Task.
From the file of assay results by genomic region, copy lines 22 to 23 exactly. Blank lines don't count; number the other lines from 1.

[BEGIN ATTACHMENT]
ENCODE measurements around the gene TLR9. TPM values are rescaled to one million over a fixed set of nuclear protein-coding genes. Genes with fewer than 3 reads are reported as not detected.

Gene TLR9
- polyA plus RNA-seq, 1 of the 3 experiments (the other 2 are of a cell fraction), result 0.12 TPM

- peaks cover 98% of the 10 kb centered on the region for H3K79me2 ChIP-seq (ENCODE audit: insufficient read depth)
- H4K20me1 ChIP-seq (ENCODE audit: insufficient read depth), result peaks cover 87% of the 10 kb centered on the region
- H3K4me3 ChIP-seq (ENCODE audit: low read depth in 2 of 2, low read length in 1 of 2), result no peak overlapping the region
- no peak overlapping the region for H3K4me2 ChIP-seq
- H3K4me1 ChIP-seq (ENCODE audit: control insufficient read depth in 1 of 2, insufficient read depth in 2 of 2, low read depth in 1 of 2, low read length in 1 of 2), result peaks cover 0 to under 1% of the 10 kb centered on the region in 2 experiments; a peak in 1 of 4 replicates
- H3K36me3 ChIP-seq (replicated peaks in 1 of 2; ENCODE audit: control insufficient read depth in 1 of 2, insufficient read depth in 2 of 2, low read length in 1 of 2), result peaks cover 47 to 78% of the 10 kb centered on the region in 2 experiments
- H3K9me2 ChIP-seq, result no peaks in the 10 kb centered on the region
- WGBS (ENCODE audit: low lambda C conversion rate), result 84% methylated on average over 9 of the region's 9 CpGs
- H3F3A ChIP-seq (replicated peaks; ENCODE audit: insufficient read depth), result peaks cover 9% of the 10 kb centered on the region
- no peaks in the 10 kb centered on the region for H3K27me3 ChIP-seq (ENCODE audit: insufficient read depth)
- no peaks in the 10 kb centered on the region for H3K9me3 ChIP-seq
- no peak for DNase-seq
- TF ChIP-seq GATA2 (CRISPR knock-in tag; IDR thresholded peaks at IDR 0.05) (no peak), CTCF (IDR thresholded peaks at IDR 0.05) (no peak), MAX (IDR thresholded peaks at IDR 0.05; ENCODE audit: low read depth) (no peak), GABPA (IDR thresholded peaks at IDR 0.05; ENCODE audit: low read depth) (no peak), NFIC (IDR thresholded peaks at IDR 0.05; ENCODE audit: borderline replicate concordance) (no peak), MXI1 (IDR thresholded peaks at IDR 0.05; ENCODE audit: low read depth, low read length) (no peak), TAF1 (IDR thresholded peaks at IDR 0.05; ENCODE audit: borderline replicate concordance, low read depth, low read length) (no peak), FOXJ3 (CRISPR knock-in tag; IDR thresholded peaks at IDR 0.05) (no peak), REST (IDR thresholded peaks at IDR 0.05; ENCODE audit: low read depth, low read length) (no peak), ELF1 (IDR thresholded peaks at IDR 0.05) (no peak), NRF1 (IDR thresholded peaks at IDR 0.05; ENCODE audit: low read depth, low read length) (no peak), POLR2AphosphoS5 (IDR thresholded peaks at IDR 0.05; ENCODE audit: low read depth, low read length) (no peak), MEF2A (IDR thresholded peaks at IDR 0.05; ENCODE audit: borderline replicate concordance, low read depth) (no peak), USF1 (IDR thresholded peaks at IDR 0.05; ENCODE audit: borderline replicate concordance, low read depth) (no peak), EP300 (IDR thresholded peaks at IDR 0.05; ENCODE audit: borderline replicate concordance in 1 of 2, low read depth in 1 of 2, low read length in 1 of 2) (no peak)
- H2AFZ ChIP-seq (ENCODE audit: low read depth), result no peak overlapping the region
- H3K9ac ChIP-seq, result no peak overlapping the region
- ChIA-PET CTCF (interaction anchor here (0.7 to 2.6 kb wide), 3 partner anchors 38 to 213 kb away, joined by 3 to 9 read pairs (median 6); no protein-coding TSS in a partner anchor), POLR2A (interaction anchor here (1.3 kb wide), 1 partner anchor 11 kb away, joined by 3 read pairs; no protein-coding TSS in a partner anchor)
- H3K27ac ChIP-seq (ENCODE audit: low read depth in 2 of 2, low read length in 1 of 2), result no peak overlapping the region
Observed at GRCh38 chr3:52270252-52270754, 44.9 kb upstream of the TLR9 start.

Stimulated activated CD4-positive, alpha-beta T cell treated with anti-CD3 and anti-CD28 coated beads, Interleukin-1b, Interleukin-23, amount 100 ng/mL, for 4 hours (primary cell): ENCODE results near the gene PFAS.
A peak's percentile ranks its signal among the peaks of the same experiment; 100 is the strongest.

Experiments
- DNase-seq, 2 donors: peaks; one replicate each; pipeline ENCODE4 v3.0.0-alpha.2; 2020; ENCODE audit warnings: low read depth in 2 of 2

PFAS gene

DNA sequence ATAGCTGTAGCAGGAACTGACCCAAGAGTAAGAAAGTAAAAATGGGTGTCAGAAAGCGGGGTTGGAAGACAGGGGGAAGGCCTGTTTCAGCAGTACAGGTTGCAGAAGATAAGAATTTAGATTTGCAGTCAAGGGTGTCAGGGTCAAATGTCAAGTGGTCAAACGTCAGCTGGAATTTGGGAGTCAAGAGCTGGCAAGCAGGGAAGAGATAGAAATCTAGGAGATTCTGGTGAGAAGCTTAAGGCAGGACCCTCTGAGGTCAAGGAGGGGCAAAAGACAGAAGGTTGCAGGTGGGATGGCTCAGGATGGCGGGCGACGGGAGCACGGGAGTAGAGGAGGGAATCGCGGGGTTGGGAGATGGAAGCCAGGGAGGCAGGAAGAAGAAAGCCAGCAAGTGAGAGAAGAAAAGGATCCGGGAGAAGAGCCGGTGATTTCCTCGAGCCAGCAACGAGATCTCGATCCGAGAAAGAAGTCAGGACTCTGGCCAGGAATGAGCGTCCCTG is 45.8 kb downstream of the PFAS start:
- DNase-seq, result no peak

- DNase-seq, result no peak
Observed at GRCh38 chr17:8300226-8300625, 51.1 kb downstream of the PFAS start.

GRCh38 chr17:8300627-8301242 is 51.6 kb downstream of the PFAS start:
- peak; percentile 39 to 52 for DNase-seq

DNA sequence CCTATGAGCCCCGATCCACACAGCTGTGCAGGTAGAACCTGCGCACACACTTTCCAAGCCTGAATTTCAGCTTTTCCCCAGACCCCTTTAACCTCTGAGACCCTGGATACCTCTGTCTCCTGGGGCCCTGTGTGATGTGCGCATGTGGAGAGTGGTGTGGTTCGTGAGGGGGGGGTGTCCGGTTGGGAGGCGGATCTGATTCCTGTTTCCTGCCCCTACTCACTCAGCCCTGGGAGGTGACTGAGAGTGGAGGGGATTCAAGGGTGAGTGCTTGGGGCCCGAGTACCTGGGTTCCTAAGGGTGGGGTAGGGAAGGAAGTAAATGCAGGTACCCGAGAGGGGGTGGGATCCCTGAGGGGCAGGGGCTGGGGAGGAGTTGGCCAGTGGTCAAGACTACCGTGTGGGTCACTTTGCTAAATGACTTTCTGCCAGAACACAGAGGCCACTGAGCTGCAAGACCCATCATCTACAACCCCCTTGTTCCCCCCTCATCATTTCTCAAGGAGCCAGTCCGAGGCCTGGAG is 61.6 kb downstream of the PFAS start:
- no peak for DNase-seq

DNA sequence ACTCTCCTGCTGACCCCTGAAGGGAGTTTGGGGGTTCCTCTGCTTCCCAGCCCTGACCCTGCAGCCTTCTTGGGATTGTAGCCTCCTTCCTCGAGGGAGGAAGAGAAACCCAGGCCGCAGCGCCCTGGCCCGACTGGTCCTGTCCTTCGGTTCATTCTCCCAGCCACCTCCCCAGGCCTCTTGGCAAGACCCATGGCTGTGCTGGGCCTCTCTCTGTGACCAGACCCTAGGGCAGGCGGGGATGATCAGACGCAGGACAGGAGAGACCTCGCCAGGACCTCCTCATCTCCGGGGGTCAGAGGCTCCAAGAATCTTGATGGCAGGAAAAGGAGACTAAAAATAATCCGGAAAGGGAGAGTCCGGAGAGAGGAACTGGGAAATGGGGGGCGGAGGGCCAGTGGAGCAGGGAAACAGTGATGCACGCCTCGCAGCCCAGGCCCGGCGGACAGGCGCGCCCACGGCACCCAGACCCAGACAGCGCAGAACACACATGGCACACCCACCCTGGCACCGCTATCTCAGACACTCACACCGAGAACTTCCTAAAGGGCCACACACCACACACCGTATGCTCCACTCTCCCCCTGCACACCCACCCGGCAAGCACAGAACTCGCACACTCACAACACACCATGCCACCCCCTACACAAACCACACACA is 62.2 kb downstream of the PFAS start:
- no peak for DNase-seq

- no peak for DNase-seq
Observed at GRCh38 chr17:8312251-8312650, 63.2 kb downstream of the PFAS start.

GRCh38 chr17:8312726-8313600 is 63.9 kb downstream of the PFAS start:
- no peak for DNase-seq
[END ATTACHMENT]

Stimulated activated CD4-positive, alpha-beta T cell treated with anti-CD3 and anti-CD28 coated beads, Interleukin-1b, Interleukin-23, amount 100 ng/mL, for 4 hours (primary cell): ENCODE results near the gene PFAS.
A peak's percentile ranks its signal among the peaks of the same experiment; 100 is the strongest.